Princess Nokia has never been one to play by the rules of others and we could tell from her music, boss girl vibes and all-around fashion and beauty aesthetic. Recently, the “I Like Him” rapper announced her partnership in collaboration with NYXCosmetics on the Shine Loud High Shine Lip Kits. The four lip kits were hand-chosen by the New York-based artist including a Slim Lip Pencil and Shine Loud High Shine Lip Color in the shades Y2K Hottie, Sweet Nothings, Miss Thing, and Cafe Con Leche. Did we mention it’s only $13 a kit?
“This collaboration is so close to my heart. Simply because not too long ago I was a young girl from the projects who bought NYX Cosmetics products from my local beauty supply stores. So to have the opportunity of being the face of its brand and having my own product is…. beyond my wildest dreams,” Princess Nokia’sInstagram captionread after celebrating a sold-out sweep the day after her official NYX Cosmetics launch. With a full bouquet of flowers in hand at an Ulta Beauty store, the sweet smile of success was gleaming across her face.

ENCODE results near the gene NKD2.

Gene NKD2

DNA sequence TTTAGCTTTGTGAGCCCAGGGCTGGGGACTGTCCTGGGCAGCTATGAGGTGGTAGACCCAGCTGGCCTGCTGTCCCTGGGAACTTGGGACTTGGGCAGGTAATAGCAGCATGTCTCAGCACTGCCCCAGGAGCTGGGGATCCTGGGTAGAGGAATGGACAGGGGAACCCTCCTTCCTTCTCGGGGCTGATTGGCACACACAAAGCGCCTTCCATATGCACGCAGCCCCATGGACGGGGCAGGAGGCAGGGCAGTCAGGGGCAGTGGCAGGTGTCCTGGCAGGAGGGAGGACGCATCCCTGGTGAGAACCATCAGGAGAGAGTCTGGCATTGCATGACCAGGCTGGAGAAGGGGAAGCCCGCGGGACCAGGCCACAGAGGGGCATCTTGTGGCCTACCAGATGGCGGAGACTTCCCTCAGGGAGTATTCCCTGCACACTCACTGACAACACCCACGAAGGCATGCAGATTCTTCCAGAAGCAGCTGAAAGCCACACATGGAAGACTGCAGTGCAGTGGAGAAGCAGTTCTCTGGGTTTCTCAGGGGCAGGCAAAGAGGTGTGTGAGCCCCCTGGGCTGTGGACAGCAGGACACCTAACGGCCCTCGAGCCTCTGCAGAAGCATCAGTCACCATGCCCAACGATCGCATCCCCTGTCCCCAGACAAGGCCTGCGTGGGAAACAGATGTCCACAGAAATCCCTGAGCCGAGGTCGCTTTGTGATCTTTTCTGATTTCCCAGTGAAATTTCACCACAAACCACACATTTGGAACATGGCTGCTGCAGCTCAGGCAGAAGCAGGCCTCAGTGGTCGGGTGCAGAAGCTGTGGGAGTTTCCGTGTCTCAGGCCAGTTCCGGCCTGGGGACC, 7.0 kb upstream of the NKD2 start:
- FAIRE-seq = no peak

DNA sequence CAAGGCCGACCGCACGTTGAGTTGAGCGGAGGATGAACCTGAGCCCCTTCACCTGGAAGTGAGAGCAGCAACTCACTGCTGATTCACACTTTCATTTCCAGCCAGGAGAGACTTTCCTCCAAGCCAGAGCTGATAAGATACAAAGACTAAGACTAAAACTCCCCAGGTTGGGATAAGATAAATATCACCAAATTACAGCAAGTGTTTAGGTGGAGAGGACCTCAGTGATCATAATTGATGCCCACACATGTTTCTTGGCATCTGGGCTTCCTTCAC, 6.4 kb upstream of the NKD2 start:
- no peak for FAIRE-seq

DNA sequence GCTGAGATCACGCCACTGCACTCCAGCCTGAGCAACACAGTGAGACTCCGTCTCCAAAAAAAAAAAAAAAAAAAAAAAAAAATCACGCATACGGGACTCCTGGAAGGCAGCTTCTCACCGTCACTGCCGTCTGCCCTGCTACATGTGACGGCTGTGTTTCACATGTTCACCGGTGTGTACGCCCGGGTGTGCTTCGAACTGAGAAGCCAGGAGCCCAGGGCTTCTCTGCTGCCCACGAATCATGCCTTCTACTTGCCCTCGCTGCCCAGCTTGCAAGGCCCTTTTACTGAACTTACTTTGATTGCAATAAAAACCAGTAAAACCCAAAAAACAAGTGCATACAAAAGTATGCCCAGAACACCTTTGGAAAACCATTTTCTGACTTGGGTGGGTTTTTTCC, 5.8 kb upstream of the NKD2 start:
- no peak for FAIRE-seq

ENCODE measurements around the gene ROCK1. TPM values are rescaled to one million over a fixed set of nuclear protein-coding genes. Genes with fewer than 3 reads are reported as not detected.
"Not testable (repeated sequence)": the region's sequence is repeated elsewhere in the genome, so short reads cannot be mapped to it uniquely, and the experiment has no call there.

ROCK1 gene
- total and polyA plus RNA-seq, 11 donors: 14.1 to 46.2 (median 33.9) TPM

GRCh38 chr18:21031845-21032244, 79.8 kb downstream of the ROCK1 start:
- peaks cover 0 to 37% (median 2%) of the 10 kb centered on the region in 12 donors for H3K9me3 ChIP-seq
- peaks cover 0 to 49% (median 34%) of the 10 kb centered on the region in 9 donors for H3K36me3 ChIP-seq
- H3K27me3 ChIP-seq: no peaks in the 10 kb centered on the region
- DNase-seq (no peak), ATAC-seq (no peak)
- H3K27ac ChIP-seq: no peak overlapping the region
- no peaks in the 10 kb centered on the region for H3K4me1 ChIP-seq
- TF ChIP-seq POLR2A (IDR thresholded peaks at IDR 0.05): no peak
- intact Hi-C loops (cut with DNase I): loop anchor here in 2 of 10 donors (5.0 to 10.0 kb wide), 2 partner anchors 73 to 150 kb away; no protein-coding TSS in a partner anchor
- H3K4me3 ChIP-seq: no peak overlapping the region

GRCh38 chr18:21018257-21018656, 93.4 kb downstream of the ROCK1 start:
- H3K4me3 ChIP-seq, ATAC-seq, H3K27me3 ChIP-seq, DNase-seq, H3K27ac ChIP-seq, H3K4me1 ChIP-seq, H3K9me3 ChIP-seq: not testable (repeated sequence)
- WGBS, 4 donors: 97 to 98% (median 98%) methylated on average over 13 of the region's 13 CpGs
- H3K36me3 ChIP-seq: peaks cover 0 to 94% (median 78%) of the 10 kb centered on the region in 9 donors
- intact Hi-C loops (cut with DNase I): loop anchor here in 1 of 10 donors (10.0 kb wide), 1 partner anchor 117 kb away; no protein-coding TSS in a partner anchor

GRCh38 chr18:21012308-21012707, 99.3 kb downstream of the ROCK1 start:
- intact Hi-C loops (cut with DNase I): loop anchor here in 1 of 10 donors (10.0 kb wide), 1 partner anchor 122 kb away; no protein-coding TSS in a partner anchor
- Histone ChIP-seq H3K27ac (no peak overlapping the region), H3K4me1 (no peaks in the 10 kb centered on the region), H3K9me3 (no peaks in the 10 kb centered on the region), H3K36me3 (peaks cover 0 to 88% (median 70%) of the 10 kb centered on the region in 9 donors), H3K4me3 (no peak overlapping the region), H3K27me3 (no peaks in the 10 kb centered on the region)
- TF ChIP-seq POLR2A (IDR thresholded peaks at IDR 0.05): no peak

Following the launch of her NYX Cosmetics collaboration, Bleu Magazine spoke with Princess Nokia about her partnership, the importance of diversity and representation in the beauty industry and her go-to makeup looks. Check out our conversation below!